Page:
Ashley with (L to R) Minion and Atreyu (photo by Marilyn Abalos)
Dance Theatre of Harlem’s Ashley Murphy
“My boyfriend and I have two dogs: Atreyu (a mixed breed) and Minion (a Yorkie). I bring the dogs to work some days because our rehearsal schedule can be taxing, starting at 10 and lasting until 6:30 or 7. Having the dogs around helps—they bring a smile to everyone’s face.”
Audrey with (L to R) Smoke, Smalls, Jett and Jojo (courtesy Audrey Douglass)
Commercial dancer Audrey Douglass
“My housemates and I have four dogs: a 9-year-old Maltese/poodle named Jojo, an 8-year-old Maltese/shih tzu named Smokey, a 2-year-old affenpinscher named Smalls and a 7-month-old Maltese/poodle, Boots. We have a small dance studio in our house where we occasionally rehearse or choreograph, and the dogs will watch us. They’re always waiting for us to do choreography on the ground, so they can lick our faces. At least one of the dogs makes an appearance in every choreography/rehearsal video we’ve shot in that room.”
Much of Janelle Ginestra's career has been about helping others shine. She's dedicated herself to supporting and cheerleading her partner, WilldaBeast Adams; the emerging talents in their dance company, ImmaBEAST; and the countless dancers she inspires at master classes and conventions. Her YouTube channel has become a launching pad for young talents like "Fraternal Twins" Larsen Thompson and Taylor Hatala, thanks to viral videos featuring Ginestra's creative vision.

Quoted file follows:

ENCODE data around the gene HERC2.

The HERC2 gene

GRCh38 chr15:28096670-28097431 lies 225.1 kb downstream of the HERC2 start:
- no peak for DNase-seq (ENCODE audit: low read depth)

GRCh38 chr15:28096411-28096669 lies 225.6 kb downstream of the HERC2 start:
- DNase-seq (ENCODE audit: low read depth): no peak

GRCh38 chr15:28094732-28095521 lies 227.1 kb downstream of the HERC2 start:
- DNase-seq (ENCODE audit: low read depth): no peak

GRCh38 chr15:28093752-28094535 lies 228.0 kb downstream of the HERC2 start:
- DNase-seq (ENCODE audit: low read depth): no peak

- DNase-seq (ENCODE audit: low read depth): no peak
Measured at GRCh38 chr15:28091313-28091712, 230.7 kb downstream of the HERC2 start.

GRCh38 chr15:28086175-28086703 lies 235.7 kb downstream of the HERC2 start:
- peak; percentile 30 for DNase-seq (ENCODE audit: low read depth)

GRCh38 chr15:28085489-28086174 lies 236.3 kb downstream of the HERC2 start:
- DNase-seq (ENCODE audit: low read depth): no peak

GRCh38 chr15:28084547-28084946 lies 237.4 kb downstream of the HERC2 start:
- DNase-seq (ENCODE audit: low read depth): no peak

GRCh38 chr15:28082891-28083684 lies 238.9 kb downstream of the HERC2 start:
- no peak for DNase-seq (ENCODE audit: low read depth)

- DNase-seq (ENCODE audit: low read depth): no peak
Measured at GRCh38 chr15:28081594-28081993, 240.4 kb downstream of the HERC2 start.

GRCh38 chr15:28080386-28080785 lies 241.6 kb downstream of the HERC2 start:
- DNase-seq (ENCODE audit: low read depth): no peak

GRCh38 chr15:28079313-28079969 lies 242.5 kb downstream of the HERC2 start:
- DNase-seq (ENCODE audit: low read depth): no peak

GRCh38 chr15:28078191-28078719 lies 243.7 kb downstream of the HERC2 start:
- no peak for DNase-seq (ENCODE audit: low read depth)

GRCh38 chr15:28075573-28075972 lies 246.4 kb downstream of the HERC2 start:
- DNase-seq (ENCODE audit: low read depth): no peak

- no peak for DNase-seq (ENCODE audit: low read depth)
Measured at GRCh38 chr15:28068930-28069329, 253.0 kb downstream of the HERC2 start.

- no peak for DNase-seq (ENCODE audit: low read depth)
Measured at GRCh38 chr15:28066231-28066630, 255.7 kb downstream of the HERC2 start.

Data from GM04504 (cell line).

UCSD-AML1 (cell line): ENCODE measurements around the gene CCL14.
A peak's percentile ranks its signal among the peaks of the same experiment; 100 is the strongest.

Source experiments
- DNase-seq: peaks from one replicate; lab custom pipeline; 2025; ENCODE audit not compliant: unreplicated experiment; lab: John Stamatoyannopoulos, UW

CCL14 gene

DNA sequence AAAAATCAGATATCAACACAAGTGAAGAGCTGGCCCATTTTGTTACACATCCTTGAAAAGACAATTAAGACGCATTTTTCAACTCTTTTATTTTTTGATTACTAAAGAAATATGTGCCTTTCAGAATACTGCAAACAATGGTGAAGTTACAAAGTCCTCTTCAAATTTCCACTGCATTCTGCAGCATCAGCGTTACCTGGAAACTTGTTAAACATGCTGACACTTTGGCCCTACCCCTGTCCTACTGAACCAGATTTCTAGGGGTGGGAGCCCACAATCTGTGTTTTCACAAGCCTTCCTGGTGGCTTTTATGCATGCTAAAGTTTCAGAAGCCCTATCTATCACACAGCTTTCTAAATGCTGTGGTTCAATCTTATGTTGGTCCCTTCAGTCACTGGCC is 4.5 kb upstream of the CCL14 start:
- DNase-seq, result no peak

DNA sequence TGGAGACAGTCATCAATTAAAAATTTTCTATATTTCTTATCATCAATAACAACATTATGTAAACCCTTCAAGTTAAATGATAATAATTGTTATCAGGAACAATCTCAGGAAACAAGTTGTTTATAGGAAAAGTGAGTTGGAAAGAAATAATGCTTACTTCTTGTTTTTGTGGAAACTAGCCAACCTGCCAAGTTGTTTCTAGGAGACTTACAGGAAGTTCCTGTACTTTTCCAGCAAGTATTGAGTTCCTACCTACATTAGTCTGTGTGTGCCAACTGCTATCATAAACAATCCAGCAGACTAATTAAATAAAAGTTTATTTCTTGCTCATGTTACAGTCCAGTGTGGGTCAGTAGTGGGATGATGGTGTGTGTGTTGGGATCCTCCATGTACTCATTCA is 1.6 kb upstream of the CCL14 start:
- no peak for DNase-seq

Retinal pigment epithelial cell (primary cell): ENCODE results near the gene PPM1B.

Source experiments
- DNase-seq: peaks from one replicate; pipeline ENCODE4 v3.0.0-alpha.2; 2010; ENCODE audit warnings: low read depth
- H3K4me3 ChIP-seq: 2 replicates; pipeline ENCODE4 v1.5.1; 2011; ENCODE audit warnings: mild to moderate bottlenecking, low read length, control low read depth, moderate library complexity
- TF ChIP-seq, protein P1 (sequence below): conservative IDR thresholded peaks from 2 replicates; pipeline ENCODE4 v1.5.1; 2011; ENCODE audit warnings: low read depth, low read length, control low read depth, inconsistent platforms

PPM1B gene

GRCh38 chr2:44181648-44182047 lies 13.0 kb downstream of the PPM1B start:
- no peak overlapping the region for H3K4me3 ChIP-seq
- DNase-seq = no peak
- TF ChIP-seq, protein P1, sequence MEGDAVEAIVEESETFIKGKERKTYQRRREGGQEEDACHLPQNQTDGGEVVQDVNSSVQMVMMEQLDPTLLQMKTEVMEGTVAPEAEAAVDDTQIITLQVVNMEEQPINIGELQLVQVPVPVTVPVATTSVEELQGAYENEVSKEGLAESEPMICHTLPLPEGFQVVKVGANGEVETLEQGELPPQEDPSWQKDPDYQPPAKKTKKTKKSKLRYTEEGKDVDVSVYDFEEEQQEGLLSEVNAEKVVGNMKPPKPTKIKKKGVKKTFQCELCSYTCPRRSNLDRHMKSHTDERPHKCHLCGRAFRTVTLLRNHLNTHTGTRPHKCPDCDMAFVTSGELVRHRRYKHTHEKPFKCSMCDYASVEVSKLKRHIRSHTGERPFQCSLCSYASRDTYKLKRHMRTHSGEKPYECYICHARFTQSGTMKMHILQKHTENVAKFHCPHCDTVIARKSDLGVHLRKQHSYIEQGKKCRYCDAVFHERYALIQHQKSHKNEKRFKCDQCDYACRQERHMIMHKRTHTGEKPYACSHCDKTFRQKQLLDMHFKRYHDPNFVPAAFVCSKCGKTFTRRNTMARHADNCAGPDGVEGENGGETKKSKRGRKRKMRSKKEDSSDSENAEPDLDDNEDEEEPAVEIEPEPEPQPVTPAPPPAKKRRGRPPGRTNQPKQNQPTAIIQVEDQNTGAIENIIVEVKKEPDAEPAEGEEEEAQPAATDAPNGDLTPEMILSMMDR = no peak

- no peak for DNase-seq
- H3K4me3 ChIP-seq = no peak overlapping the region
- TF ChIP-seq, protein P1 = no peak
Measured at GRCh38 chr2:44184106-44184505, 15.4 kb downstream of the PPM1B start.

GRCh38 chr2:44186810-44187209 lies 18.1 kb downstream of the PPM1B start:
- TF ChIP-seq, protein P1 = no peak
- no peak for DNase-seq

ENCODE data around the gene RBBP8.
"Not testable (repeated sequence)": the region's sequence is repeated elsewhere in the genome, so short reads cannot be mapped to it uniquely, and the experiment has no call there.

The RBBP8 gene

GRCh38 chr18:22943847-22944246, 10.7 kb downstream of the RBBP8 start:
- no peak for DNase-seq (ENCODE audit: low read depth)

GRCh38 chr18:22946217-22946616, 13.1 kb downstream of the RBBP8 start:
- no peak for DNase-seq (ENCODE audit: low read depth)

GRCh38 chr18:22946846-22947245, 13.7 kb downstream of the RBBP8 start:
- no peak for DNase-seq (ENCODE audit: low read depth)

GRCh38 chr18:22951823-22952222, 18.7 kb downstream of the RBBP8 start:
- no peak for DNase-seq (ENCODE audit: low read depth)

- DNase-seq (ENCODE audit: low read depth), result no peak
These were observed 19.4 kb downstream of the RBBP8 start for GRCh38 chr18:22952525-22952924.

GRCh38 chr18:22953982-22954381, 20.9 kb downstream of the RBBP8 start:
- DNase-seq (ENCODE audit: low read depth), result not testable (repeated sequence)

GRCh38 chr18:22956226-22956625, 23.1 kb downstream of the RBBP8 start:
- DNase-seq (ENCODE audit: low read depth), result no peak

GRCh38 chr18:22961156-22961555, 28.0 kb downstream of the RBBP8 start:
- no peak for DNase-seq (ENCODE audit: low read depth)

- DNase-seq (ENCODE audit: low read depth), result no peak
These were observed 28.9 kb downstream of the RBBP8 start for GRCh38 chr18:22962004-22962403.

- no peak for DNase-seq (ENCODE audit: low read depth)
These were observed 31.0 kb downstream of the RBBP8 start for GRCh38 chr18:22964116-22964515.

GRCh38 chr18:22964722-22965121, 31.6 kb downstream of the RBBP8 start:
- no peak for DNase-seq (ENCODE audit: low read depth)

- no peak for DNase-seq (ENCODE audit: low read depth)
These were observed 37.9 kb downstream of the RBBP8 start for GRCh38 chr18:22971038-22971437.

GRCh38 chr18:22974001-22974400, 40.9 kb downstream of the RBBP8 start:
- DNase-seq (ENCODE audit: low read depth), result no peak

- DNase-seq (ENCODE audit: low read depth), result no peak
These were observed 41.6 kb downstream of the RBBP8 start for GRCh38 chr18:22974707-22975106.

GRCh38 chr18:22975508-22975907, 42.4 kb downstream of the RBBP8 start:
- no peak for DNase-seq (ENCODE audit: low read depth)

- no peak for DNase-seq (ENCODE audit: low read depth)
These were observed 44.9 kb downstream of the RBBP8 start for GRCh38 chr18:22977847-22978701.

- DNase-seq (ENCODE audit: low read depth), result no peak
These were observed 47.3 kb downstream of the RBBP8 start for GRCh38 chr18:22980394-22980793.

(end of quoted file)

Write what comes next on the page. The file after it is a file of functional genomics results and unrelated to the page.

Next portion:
But Ginestra's a skyrocketing success in her own right—an in-demand choreographer, a social media influencer, and a dance entrepreneur, building a legacy one eight-count at a time. It's time for her turn in the spotlight. And she's more than ready. "I want to be a legend in whatever I do," she says. We'd argue that she already is.
Daphne Lee is a queen, and not just in the "OMG Girl Boss Alert" sense of the word. She's an actual queen—a beauty queen. Crowned Miss Black USA in August, she's been doing double duty as she continues to dance with the Memphis based dance company, Collage Dance Collective. Lee's new title has given her the means to encourage other black girls and boys to pursue their dreams, while also pursuing dreams of her own. The scholarship money awarded with the pageant title will assist her as she earns a Masters of Fine Arts degree at Hollins University.